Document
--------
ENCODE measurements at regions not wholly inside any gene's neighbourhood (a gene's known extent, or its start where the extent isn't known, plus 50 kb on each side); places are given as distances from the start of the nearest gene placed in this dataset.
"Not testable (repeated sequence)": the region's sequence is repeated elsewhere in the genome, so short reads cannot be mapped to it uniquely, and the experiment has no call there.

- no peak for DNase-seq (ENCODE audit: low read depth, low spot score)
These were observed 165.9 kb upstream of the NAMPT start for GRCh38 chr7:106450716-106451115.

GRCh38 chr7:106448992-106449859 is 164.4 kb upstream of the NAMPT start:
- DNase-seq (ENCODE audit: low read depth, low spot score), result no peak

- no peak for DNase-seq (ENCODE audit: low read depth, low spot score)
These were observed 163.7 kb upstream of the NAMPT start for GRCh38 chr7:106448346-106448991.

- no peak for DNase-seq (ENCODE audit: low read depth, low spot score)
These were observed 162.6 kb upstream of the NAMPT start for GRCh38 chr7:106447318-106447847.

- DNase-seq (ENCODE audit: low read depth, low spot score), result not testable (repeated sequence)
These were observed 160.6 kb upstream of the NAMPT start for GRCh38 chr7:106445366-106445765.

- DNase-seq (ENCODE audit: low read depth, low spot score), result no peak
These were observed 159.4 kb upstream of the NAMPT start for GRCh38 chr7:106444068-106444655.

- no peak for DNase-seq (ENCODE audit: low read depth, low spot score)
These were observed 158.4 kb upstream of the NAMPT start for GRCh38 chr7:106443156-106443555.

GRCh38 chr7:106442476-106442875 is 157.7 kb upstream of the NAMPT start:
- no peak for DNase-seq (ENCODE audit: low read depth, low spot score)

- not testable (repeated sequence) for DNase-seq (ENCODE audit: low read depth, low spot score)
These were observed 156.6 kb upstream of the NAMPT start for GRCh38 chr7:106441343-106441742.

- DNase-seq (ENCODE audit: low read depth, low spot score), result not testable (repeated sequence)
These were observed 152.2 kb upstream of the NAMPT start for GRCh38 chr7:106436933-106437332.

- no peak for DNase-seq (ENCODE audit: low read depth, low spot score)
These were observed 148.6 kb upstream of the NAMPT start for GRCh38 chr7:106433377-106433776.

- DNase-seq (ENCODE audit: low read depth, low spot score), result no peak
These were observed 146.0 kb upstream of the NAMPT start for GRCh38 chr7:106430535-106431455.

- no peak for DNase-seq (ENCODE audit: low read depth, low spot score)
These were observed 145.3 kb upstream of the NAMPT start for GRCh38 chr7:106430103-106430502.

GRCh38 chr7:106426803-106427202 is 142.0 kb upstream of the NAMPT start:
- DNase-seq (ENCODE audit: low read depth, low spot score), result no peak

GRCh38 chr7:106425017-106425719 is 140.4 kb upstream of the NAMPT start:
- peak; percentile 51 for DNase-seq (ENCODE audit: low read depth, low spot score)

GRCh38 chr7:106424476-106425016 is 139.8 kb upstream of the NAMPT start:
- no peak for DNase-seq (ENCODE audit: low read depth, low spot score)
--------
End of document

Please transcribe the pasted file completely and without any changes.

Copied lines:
ENCODE measurements at regions not wholly inside any gene's neighbourhood (a gene's known extent, or its start where the extent isn't known, plus 50 kb on each side); places are given as distances from the start of the nearest gene placed in this dataset.
"Not testable (repeated sequence)": the region's sequence is repeated elsewhere in the genome, so short reads cannot be mapped to it uniquely, and the experiment has no call there.

- no peak for DNase-seq (ENCODE audit: low read depth, low spot score)
These were observed 165.9 kb upstream of the NAMPT start for GRCh38 chr7:106450716-106451115.

GRCh38 chr7:106448992-106449859 is 164.4 kb upstream of the NAMPT start:
- DNase-seq (ENCODE audit: low read depth, low spot score), result no peak

- no peak for DNase-seq (ENCODE audit: low read depth, low spot score)
These were observed 163.7 kb upstream of the NAMPT start for GRCh38 chr7:106448346-106448991.

- no peak for DNase-seq (ENCODE audit: low read depth, low spot score)
These were observed 162.6 kb upstream of the NAMPT start for GRCh38 chr7:106447318-106447847.

- DNase-seq (ENCODE audit: low read depth, low spot score), result not testable (repeated sequence)
These were observed 160.6 kb upstream of the NAMPT start for GRCh38 chr7:106445366-106445765.

- DNase-seq (ENCODE audit: low read depth, low spot score), result no peak
These were observed 159.4 kb upstream of the NAMPT start for GRCh38 chr7:106444068-106444655.

- no peak for DNase-seq (ENCODE audit: low read depth, low spot score)
These were observed 158.4 kb upstream of the NAMPT start for GRCh38 chr7:106443156-106443555.

GRCh38 chr7:106442476-106442875 is 157.7 kb upstream of the NAMPT start:
- no peak for DNase-seq (ENCODE audit: low read depth, low spot score)

- not testable (repeated sequence) for DNase-seq (ENCODE audit: low read depth, low spot score)
These were observed 156.6 kb upstream of the NAMPT start for GRCh38 chr7:106441343-106441742.

- DNase-seq (ENCODE audit: low read depth, low spot score), result not testable (repeated sequence)
These were observed 152.2 kb upstream of the NAMPT start for GRCh38 chr7:106436933-106437332.

- no peak for DNase-seq (ENCODE audit: low read depth, low spot score)
These were observed 148.6 kb upstream of the NAMPT start for GRCh38 chr7:106433377-106433776.

- DNase-seq (ENCODE audit: low read depth, low spot score), result no peak
These were observed 146.0 kb upstream of the NAMPT start for GRCh38 chr7:106430535-106431455.

- no peak for DNase-seq (ENCODE audit: low read depth, low spot score)
These were observed 145.3 kb upstream of the NAMPT start for GRCh38 chr7:106430103-106430502.

GRCh38 chr7:106426803-106427202 is 142.0 kb upstream of the NAMPT start:
- DNase-seq (ENCODE audit: low read depth, low spot score), result no peak

GRCh38 chr7:106425017-106425719 is 140.4 kb upstream of the NAMPT start:
- peak; percentile 51 for DNase-seq (ENCODE audit: low read depth, low spot score)

GRCh38 chr7:106424476-106425016 is 139.8 kb upstream of the NAMPT start:
- no peak for DNase-seq (ENCODE audit: low read depth, low spot score)